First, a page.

When your practice re-opens, chances are good your day to day practice habits and procedures will look quite a bit different than they did before March. Part of re-opening safely will require daily contact-free temperature checks and daily health screening questionnaires for your staff. Staff who have symptoms should be instructed to stay home and follow up with their primary care doctor for additional guidance. Patients should be screened via phone calls the day before their appointment, have a contact-free temperature check and health screen at the time of the appointment, and follow-up screening calls 48 hours after their appointments. Any patient who has symptoms should be directed to their primary care doctor or appropriate local health services. If a patient has symptoms after having been seen in the office, it’s important to follow local guidelines about reporting possible contact to the local health department.
4. Is your area experiencing a re-surge in infection?
You will need to keep tabs on your local conditions. If there is a flare-up of active infections, you may need to cut back to emergency procedures or consider closing. Because of the nature of dental care, there is simply no way to completely eliminate the risk of transmission of an oral pathogen, so in a time of high infection, safety may require you to reschedule non-emergent patients.
5. Are you ready to space out patients and fully disinfect between every patient?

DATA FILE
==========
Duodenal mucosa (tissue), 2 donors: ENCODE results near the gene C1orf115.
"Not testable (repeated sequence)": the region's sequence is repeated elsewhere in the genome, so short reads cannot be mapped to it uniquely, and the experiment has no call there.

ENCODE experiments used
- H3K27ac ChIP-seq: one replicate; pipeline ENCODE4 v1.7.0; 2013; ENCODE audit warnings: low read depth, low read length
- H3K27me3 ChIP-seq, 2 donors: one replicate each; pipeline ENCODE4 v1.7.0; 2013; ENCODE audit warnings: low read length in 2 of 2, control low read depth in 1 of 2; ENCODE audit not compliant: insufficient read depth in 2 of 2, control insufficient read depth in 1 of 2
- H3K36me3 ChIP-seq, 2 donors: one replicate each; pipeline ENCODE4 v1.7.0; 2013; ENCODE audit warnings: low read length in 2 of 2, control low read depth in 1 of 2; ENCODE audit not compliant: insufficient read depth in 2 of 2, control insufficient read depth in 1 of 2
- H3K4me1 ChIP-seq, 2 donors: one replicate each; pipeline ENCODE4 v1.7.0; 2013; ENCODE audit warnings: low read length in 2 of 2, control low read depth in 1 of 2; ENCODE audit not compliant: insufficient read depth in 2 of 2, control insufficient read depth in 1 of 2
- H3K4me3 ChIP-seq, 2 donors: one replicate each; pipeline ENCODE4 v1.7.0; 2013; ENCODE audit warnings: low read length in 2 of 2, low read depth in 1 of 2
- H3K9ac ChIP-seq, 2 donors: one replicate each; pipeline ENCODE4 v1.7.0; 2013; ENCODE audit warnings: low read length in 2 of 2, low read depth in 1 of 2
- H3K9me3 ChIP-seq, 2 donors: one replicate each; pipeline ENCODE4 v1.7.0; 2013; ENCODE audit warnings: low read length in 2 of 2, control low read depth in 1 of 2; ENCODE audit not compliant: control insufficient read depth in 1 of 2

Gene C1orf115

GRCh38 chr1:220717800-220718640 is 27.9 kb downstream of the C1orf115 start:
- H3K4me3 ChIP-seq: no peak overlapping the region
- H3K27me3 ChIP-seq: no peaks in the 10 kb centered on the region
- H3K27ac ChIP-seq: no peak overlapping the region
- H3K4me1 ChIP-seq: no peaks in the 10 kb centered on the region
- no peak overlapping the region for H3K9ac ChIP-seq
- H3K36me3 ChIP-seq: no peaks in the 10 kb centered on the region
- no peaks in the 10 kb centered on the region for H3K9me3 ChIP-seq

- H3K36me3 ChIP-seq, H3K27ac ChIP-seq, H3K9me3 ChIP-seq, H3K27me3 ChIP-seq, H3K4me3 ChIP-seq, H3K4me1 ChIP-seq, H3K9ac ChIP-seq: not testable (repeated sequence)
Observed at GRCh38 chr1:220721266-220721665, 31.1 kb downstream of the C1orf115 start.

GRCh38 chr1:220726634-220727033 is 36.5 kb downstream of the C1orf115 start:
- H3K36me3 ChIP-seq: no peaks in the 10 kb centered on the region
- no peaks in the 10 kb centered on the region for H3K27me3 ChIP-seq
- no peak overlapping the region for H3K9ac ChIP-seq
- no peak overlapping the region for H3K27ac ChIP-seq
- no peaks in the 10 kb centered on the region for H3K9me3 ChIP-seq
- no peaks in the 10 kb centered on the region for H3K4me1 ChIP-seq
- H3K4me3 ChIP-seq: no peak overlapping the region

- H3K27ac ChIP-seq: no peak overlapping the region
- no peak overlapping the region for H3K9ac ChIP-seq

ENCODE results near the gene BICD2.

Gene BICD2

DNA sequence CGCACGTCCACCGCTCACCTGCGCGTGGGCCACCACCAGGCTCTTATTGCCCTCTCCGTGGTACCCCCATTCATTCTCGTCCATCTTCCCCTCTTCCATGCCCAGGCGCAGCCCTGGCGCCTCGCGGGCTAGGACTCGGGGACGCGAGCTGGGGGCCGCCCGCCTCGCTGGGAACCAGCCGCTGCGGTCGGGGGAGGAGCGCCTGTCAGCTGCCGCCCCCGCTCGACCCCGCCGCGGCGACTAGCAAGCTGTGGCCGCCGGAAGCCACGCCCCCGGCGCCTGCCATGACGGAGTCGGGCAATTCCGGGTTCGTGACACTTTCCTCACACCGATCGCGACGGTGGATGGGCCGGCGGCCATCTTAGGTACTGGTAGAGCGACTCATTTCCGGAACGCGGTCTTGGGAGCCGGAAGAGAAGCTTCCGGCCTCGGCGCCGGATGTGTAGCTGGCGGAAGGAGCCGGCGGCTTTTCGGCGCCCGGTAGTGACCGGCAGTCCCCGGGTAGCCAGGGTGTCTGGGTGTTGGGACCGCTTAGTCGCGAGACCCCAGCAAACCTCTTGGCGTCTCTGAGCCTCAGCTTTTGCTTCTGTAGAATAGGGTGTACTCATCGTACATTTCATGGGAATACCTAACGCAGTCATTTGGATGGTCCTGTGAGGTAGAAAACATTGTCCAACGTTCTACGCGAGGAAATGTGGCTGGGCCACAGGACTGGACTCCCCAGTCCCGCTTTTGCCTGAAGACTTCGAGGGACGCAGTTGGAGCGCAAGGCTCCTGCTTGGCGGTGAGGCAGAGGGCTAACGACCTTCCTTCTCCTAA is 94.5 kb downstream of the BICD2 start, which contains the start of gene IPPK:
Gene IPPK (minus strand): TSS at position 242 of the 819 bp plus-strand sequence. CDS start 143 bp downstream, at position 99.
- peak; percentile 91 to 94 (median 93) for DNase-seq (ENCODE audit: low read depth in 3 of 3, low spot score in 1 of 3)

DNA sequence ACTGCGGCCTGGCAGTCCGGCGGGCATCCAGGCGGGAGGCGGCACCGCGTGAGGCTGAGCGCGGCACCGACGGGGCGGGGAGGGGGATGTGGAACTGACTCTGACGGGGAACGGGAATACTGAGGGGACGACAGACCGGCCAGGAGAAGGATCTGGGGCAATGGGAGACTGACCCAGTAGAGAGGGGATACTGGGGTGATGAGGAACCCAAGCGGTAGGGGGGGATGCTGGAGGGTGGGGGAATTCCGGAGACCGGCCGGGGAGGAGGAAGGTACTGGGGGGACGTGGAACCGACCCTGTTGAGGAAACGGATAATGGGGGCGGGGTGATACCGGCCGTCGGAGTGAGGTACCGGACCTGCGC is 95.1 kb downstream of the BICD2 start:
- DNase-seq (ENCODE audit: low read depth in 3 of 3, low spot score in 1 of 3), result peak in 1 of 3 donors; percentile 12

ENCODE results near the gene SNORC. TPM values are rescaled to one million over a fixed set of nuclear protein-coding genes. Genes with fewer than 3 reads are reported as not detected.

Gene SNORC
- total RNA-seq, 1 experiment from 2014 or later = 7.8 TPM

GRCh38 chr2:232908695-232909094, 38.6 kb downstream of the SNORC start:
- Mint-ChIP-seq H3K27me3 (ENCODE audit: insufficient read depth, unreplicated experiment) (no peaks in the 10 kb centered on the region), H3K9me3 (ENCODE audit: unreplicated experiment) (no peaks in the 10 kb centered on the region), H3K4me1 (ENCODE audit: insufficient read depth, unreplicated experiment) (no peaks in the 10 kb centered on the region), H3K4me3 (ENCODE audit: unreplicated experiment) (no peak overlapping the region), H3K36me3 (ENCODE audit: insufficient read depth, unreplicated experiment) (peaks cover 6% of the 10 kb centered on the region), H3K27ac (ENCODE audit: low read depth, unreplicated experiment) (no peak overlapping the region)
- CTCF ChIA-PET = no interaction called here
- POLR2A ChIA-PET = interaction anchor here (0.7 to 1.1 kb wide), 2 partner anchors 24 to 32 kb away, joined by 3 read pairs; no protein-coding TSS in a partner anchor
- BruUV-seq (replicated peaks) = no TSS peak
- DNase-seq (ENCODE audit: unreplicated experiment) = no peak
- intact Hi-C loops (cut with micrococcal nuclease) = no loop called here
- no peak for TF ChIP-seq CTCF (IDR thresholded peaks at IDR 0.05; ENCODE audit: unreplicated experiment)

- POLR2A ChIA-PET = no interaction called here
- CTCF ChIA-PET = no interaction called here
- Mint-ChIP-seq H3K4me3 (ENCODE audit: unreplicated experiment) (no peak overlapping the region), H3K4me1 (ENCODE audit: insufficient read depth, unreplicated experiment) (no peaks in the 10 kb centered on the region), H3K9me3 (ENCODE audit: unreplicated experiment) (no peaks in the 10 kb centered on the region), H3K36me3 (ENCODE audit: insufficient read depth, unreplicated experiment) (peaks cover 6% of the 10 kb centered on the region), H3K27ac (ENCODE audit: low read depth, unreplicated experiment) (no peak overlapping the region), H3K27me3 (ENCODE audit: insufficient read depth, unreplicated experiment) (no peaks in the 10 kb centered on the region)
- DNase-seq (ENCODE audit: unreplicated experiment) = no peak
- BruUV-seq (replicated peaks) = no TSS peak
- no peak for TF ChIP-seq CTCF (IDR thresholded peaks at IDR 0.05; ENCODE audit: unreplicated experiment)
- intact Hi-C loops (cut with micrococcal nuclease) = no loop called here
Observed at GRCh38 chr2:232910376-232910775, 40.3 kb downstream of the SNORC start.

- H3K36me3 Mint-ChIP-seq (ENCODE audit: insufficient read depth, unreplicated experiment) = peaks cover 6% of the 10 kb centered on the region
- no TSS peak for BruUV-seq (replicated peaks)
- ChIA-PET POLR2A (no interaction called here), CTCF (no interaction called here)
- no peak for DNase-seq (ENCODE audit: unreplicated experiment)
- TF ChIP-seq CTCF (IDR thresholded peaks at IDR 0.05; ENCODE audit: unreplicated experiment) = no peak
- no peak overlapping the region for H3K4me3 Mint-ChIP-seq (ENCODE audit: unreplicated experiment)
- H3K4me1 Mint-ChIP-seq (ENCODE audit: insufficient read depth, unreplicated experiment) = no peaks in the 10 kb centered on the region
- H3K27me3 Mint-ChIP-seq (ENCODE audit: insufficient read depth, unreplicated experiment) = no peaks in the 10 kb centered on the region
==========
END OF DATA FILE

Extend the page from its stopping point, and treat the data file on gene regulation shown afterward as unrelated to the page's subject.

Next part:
According to the best guidance available, you will need to space out patients to allow for social distancing. That means empty waiting rooms and not double booking patients. In fact, you should reduce possible sources of contagion by removing toys, magazines, and other objects from the waiting room and advising patients to keep personal items in their cars and out of the office. In an ideal world, each hygienist would have 2 chairs so that they can see patients in one chair while the other is being disinfected. Every surface needs to be completely wiped and disinfected between patients. That may mean bringing in additional cleaning staff (who would also need protective gear while cleaning) or giving hygienists additional time to prep rooms between patients. Speaking of disinfecting and controlling the spread, shoes worn in patient rooms need to stay at the office and disinfected daily.
6. Is your practice ready for preventing aerosols as much as possible?
You need to consider your procedures when reopening. From starting each cleaning with an antimicrobial rinse to training yourself not to use air and water on the syringe at the same time, you will need to carefully consider what procedures are appropriate to control infection while maintaining your patients’ oral health. ADHA guidelines include not using air polishing, using hand instruments instead of ultrasonic instruments for scaling, and using full-mouth rubber dams when placing sealants. Here is a recent presentation by Dr. V Kim Kutsch that offers suggestions regarding aerosol control and pre-rinse.
This is a challenging time for everyone, so if you are feeling overwhelmed, remember you are not alone and reach out to your professional organizations and your personal network for help and support. The ADHA, the ADA, and OSHA all have guidance specifically for dental offices and employees. Delta Dental also is offering assistance and loan assistance for their independent provider network. Also, the National Network for Oral Health Access (NNOHA) has a COVID-19 specific resource page with recordings of webinars for dental healthcare providers, including information on burnout, stress management, and self-care.